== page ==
- A passphrase over ten characters, must include numbers – You what now? You want characters 11, 14, and 2? *ponders* Wasn’t my password only *counts on fingers* 11 characters long?
Granted – If you’re using this daily maybe you’ll manage to memorise these four pieces of information, but me? The last time I logged in (the third time I’ve ever logged in) I had to change the password. And now I have absolutely no idea what it is. Eureka! With this new internet thing I can have the nice people reset my password, or maybe send me a link to reset my password, or just bloody well tell me my password?
Here’s the “help” screen –
Wonderful! You have successfully informed me of how to enter numbers into a box on a website! My parents will find solace that my years of education were not wasted. I finally found a “contact us” page where I asked them (actually not so) nicely for a password. I’ve yet to hear a response. Also, this form required about 8 different forms of information, including my age. How is that relevant?
Is this login process less secure? If I’m a casual user of this site I’m left with four pieces of information which I have to remember. The chances of me remembering one of these pieces of information is pretty good, all four? Probably a longshot. The end result is that I’m going to write down my password, pin, customer number, and user Id on a post-it and put it onto my monitor. If I’m smart, I might put it into my wallet as security expert Bruce Schneier recommends. I don’t believe the average casual user will do that and I think the hassle of needing to remember four different bits of information is beyond necessary. It could be argued that security is adequate, but it’s such a hurdle to usability that there has to be a better way.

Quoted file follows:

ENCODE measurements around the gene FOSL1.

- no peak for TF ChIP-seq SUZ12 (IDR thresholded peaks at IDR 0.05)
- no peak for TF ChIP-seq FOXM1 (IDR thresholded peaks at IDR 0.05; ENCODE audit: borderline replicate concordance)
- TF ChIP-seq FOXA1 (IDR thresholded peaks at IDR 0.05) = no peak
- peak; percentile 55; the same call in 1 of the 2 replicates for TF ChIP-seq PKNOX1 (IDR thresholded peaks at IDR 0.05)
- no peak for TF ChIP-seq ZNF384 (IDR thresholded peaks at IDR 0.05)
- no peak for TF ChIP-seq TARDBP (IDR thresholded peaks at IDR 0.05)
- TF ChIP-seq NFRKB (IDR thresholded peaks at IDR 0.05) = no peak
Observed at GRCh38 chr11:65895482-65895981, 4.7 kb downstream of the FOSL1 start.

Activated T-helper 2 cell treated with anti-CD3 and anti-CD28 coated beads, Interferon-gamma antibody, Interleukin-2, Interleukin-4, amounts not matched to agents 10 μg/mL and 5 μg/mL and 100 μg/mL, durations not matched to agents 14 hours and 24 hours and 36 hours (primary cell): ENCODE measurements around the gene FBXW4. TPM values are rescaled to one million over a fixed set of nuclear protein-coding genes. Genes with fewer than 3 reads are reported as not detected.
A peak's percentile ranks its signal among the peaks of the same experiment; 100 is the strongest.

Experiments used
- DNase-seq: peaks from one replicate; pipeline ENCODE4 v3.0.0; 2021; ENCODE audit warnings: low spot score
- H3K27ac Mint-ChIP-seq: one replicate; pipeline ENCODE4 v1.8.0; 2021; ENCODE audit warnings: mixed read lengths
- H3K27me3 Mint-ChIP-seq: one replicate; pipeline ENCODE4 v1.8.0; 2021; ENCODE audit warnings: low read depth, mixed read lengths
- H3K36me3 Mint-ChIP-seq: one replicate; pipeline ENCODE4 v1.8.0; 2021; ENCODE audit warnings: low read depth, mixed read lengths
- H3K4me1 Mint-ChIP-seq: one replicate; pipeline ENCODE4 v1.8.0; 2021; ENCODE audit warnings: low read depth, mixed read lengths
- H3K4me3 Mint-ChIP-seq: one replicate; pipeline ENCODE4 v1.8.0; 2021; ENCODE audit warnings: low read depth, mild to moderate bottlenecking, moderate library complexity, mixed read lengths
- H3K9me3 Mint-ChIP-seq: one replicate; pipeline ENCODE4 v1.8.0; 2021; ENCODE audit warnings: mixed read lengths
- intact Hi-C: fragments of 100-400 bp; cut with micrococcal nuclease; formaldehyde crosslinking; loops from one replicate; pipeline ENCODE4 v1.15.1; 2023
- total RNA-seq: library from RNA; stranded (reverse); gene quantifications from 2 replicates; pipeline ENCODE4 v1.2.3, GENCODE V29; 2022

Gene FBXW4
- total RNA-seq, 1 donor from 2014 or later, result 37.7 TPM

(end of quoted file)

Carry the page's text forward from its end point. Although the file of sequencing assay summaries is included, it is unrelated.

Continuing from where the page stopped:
I use two other bank accounts – AIB for my current account, and Rabodirect for savings. How do they differ?
- Customer registration number provided by them. Reasonable, they need to know who I am.
- A pin provided by them – I can handle that, username and password. I can dig it.
- Random digits of a number I am very familiar with – Credit card, phone numbers. Easy peasy.
This essentially means I need to remember two pieces of information, as one is so familiar to me that it’s unlikely I’ll forget it unless I get hit on the head.
- Customer registration number provided by them. Fine.
- A number provided by my magic little decoder box thingy, once I enter my password.
So with Rabo’s handy-dandy little decoder box thingy, I enter my password and it gives me an authentication code to enter the site. Two pieces of information, easy to remember. I use Rabo’s site about as often as I use Ulsterbank’s site, and it’s not confusing.
Applying these lessons to general design principles:
- Avoid design-by-committe by any means necessary. Someone who represents the users of your site needs to have final approval of the design, and strong opinions. Stop mediocrity before it happens.
- Don’t expect users to do things that you wouldn’t do. Don’t have sign-in forms that require twenty pieces of information. Don’t have an online shop that doesn’t display the price until you hit “checkout”. Don’t have a “help” popup which tells someone to put a number into a $%”£%ing box!
- Less is more – Avoid the garden shed. Avoid marketing jargon. Avoid unnecessary flash intros. Avoid AJAX where it doesn’t provide any benefit. Not everything needs to get into the design. Bruise a few egos if it makes your site better for your users. Cut it down to the minimum that works and then wait for feedback. If something is obviously missing you’ll be told soon enough.
Update 5th May 2009 – Looks like I’m not the only frustrated customer.